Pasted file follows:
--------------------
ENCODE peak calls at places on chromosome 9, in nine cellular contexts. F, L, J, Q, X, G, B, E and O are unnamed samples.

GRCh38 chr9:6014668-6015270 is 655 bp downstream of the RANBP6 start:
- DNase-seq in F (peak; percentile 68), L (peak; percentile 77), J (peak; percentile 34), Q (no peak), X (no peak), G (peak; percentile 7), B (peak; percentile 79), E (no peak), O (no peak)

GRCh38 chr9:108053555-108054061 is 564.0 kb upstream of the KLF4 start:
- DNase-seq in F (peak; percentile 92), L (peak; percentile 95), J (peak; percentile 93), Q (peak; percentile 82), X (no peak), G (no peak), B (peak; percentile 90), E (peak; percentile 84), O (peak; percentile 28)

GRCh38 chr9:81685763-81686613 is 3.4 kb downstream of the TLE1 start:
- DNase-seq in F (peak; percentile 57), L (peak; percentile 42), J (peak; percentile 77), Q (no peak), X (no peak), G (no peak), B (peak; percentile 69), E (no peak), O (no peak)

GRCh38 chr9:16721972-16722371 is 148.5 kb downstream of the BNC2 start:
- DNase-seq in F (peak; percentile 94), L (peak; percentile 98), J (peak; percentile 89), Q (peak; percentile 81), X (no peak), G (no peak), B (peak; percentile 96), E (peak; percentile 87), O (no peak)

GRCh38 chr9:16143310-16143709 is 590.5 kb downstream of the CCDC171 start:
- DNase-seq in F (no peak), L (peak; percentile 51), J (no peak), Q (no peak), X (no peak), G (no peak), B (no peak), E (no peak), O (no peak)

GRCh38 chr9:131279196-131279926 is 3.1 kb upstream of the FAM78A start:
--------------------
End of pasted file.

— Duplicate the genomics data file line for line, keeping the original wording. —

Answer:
ENCODE peak calls at places on chromosome 9, in nine cellular contexts. F, L, J, Q, X, G, B, E and O are unnamed samples.

GRCh38 chr9:6014668-6015270 is 655 bp downstream of the RANBP6 start:
- DNase-seq in F (peak; percentile 68), L (peak; percentile 77), J (peak; percentile 34), Q (no peak), X (no peak), G (peak; percentile 7), B (peak; percentile 79), E (no peak), O (no peak)

GRCh38 chr9:108053555-108054061 is 564.0 kb upstream of the KLF4 start:
- DNase-seq in F (peak; percentile 92), L (peak; percentile 95), J (peak; percentile 93), Q (peak; percentile 82), X (no peak), G (no peak), B (peak; percentile 90), E (peak; percentile 84), O (peak; percentile 28)

GRCh38 chr9:81685763-81686613 is 3.4 kb downstream of the TLE1 start:
- DNase-seq in F (peak; percentile 57), L (peak; percentile 42), J (peak; percentile 77), Q (no peak), X (no peak), G (no peak), B (peak; percentile 69), E (no peak), O (no peak)

GRCh38 chr9:16721972-16722371 is 148.5 kb downstream of the BNC2 start:
- DNase-seq in F (peak; percentile 94), L (peak; percentile 98), J (peak; percentile 89), Q (peak; percentile 81), X (no peak), G (no peak), B (peak; percentile 96), E (peak; percentile 87), O (no peak)

GRCh38 chr9:16143310-16143709 is 590.5 kb downstream of the CCDC171 start:
- DNase-seq in F (no peak), L (peak; percentile 51), J (no peak), Q (no peak), X (no peak), G (no peak), B (no peak), E (no peak), O (no peak)

GRCh38 chr9:131279196-131279926 is 3.1 kb upstream of the FAM78A start: